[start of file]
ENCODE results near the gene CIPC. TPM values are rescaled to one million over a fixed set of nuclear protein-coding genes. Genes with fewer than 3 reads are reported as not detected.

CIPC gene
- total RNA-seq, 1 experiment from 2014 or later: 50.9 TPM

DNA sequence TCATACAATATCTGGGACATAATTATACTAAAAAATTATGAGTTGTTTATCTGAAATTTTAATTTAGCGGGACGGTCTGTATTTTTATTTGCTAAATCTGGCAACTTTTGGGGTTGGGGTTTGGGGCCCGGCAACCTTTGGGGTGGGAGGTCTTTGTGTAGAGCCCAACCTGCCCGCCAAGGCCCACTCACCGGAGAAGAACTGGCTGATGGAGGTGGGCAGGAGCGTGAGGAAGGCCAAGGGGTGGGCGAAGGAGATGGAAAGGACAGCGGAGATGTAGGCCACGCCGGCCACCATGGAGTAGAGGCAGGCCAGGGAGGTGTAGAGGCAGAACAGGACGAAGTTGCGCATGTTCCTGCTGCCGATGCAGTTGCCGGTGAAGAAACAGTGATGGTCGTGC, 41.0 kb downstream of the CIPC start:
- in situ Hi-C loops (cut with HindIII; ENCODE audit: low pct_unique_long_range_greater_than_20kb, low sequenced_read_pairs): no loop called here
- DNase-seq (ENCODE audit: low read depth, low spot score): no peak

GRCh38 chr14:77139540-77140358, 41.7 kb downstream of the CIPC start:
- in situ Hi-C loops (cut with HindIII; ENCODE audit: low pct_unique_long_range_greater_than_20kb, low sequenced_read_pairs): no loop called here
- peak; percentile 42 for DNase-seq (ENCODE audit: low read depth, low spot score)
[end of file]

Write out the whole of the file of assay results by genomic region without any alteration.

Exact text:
ENCODE results near the gene CIPC. TPM values are rescaled to one million over a fixed set of nuclear protein-coding genes. Genes with fewer than 3 reads are reported as not detected.

CIPC gene
- total RNA-seq, 1 experiment from 2014 or later: 50.9 TPM

DNA sequence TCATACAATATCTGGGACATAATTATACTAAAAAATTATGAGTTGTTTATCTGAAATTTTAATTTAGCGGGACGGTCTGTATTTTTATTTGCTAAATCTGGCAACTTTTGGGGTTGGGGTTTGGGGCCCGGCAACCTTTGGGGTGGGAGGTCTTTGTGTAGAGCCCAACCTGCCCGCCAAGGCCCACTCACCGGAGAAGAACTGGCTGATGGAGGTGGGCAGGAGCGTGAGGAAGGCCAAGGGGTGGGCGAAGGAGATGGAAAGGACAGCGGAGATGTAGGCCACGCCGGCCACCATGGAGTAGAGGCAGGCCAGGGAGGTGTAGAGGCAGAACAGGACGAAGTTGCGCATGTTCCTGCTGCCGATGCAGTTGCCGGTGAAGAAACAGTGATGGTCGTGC, 41.0 kb downstream of the CIPC start:
- in situ Hi-C loops (cut with HindIII; ENCODE audit: low pct_unique_long_range_greater_than_20kb, low sequenced_read_pairs): no loop called here
- DNase-seq (ENCODE audit: low read depth, low spot score): no peak

GRCh38 chr14:77139540-77140358, 41.7 kb downstream of the CIPC start:
- in situ Hi-C loops (cut with HindIII; ENCODE audit: low pct_unique_long_range_greater_than_20kb, low sequenced_read_pairs): no loop called here
- peak; percentile 42 for DNase-seq (ENCODE audit: low read depth, low spot score)